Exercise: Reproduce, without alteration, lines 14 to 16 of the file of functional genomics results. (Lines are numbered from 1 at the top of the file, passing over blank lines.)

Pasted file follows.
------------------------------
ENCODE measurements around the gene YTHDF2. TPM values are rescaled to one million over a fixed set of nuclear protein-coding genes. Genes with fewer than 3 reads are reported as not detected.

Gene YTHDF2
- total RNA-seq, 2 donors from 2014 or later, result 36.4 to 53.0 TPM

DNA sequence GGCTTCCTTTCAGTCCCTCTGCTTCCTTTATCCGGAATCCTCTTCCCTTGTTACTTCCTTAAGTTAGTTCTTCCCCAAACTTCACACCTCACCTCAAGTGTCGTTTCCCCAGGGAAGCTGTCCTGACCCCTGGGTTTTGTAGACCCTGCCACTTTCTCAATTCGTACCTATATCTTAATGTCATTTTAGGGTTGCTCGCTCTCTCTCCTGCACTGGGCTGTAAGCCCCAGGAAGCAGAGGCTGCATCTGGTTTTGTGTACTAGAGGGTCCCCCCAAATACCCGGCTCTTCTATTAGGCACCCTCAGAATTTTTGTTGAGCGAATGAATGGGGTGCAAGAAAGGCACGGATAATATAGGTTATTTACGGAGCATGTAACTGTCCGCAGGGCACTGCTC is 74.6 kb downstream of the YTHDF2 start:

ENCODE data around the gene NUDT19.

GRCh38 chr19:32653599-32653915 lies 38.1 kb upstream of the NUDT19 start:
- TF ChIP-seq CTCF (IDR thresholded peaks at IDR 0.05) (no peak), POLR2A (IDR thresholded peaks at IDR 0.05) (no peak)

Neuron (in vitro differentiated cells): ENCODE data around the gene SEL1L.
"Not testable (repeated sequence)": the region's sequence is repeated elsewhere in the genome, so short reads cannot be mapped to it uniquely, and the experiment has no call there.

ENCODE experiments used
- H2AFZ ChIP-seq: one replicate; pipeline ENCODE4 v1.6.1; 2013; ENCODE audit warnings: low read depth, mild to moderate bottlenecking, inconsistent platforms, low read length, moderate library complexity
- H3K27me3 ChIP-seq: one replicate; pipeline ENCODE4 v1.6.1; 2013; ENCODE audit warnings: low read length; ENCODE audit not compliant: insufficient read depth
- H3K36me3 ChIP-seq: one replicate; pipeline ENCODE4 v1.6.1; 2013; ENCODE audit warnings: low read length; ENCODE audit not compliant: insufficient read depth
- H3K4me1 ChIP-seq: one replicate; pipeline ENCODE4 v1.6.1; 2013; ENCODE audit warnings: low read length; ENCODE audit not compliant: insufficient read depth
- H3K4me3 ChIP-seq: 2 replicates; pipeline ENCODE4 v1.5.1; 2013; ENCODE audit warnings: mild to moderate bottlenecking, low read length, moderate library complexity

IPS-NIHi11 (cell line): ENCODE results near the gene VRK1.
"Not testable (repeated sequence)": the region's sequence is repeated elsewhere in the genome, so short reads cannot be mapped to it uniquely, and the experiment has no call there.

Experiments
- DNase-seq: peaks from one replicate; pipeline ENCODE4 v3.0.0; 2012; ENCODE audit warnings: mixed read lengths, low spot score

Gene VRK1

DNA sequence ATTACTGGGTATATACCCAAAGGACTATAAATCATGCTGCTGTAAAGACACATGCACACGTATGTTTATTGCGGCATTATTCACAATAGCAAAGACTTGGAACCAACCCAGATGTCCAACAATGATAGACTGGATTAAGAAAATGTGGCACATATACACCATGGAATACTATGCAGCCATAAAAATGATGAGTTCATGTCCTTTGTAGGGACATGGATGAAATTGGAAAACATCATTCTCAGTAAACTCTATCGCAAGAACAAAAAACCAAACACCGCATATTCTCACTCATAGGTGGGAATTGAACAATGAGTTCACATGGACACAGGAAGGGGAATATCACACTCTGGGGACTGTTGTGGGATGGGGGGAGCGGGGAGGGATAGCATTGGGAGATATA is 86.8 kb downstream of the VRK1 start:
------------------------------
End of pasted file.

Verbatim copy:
- H3K4me1 ChIP-seq: one replicate; pipeline ENCODE4 v1.6.1; 2013; ENCODE audit warnings: low read length; ENCODE audit not compliant: insufficient read depth
- H3K4me3 ChIP-seq: 2 replicates; pipeline ENCODE4 v1.5.1; 2013; ENCODE audit warnings: mild to moderate bottlenecking, low read length, moderate library complexity

IPS-NIHi11 (cell line): ENCODE results near the gene VRK1.